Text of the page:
Waste is defined as all unwanted or unusable material, which is usually discarded by its owner. Waste that is discarded globally has many different destinations, from mere dumping to complex material recovery processes. How can waste be transformed from unwanted material into a valuable resource that can be bought and sold?

In 2013, 32% of EU's municipal solid waste was sent to landfill, 27% was incinerated, 24% recycled, and 16% composted. These disposal methods have both positive and negative impacts to society and the environment, such as energy generation and air pollution.

Compared to most waste disposal methods, landfilling yields minimum benefits to the environment and to society, and could be replaced by more sustainable practices. The EU is already committed to banning landfilling of recyclable and biodegradable waste by 2025, as well as phasing out landfilling of all recoverable waste by 2030. To achieve this goal, waste that would otherwise go to a landfill should be traded for re-incorporation into the value chain through reusing, refurbishing and recycling practices.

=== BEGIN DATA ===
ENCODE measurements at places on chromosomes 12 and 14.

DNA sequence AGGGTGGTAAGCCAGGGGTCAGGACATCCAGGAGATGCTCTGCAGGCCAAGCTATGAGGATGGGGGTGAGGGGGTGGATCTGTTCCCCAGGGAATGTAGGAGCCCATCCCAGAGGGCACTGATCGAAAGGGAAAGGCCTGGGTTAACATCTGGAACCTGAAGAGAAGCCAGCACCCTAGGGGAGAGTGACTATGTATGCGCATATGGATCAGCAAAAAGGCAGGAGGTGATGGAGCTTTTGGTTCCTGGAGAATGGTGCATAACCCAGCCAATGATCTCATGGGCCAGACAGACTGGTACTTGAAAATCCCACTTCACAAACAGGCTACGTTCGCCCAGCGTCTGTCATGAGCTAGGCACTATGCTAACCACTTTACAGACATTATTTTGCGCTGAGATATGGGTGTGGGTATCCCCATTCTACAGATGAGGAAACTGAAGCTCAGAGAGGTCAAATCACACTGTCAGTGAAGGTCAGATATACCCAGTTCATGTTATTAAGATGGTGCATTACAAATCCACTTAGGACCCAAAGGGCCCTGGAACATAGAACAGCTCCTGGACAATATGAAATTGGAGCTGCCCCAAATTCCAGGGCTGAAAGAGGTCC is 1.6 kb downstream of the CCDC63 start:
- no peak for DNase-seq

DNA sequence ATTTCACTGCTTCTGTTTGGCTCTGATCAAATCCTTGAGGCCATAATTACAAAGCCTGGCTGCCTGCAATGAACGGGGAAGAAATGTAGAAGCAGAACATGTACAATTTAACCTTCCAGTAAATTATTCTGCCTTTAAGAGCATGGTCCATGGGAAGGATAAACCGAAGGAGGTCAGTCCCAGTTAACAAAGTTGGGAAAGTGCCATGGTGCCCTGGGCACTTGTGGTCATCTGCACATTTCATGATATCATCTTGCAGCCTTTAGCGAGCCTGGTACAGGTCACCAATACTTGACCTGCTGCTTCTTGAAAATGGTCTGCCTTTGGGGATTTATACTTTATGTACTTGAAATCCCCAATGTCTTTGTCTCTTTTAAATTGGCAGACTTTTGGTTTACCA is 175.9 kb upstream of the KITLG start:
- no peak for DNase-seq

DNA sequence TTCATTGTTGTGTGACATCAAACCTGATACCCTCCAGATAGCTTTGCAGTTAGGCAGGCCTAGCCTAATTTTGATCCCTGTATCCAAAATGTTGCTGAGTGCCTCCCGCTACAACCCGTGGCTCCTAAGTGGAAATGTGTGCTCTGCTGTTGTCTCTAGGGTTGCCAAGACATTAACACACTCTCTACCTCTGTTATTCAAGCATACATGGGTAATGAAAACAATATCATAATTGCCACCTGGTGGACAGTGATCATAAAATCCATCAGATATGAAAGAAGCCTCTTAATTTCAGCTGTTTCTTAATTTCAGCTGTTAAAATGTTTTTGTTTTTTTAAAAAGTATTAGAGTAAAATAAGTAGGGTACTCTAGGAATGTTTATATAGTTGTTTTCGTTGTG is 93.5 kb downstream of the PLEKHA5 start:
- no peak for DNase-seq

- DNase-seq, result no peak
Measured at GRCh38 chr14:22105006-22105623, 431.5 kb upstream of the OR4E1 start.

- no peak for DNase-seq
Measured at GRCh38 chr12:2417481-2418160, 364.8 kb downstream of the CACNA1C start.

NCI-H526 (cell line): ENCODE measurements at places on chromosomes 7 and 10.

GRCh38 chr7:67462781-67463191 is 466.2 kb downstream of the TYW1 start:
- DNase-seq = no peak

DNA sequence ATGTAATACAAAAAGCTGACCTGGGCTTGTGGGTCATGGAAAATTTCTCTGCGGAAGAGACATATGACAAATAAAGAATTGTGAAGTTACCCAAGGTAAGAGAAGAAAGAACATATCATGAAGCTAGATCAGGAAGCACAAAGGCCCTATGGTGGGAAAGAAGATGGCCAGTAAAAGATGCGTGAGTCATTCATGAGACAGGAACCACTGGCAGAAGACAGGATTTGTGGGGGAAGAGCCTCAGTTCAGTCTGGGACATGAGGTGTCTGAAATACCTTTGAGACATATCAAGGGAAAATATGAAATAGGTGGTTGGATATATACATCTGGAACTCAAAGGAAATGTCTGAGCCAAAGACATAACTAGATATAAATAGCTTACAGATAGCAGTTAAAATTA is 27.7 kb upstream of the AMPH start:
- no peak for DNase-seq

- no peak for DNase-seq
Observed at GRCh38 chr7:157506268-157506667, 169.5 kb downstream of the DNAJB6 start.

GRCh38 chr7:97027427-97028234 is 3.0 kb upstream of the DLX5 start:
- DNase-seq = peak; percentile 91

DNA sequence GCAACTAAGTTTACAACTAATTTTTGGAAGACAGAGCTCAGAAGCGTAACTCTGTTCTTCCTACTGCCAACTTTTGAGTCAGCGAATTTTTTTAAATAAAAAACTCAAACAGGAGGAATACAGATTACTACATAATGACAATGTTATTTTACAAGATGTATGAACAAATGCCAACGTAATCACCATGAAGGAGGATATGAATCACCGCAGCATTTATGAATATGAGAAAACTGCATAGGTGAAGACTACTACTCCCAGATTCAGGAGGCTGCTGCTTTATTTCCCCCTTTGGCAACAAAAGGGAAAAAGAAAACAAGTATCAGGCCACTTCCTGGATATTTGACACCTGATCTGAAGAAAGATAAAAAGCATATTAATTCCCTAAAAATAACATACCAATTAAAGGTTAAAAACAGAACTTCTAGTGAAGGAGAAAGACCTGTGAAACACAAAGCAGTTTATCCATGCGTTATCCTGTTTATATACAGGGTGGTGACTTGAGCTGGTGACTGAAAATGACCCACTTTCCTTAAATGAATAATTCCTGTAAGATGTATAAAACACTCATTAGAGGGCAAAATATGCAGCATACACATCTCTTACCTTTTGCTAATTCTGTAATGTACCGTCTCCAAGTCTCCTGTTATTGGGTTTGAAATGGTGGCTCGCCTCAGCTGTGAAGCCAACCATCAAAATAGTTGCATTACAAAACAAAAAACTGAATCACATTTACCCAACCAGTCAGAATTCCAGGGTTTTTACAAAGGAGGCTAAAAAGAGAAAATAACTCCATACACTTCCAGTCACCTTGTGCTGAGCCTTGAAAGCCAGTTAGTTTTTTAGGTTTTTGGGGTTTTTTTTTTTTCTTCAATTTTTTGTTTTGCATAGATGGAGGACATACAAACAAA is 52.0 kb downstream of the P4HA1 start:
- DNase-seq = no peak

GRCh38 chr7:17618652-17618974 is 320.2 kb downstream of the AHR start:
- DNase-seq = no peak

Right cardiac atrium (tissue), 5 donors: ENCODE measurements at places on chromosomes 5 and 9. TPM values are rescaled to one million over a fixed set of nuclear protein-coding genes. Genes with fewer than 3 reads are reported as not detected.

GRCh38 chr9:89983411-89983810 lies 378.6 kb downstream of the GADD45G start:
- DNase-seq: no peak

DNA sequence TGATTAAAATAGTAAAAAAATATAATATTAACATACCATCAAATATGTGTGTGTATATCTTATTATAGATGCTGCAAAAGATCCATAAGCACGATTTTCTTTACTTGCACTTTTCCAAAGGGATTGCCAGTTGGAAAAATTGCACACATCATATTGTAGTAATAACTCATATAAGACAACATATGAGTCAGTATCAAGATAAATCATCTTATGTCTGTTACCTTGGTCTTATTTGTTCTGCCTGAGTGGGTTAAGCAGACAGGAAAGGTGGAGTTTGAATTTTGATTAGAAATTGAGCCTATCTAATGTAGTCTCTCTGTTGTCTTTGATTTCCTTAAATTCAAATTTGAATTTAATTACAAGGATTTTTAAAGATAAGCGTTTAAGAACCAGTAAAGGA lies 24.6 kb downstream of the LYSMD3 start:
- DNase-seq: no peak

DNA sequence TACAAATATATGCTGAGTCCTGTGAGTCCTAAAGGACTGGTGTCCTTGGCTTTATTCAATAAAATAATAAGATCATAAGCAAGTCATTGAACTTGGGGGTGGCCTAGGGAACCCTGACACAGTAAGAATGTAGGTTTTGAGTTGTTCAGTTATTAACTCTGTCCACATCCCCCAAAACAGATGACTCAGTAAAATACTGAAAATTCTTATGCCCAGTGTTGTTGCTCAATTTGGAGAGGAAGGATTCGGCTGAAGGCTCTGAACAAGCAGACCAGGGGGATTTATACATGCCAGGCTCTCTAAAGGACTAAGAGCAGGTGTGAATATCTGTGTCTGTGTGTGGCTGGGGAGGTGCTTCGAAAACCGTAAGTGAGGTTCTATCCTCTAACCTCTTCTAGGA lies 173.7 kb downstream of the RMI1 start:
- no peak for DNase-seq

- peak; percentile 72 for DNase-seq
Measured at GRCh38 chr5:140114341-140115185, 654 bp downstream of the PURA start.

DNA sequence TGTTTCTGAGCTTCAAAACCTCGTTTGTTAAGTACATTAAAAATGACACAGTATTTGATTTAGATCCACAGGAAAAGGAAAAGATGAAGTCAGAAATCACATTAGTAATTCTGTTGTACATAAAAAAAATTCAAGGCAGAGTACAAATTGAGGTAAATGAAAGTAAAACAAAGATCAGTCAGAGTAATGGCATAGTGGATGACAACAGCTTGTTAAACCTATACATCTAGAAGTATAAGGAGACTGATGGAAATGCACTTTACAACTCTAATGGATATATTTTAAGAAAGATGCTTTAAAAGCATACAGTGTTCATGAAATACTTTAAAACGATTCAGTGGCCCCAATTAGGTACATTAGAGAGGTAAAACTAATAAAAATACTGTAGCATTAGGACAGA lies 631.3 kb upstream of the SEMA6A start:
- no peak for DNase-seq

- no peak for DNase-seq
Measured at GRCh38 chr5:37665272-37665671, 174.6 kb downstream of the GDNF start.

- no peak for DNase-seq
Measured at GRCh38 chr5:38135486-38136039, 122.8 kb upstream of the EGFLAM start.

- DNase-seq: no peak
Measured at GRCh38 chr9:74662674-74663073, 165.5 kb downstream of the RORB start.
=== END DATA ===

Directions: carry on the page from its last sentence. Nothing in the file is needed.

Waste trade transfigures unwanted waste into a valuable resource that can be bought and sold in the free market. Trading waste is feasible because what some consider waste, others might consider an important resource. Clothes swapping initiatives are a concrete example of waste trade on local levels. At a global level, there is also waste trade potential that is already being explored for materials such as e-waste, which is quickly evolving due to technology diffusion worldwide. All this trade enables the transformation of linear production models to circular ones that minimizes waste generation, as illustrated in the Circular Economy model on the right.

A barrier to the expansion of waste trading is the lack of information about potential cost-effective trade opportunities. For instance, households often do not know the best way to dispose of their waste to foster recycling programs and profit from returned items. Similarly, industries do not always find the best destination for their waste, and settle for suboptimal alternatives, such as landfilling. To address the mismatch of information and foster positive economic gains from waste trading, some initiatives have been developed globally such as Waste Banks and Waste Trading Platforms.

Waste Banks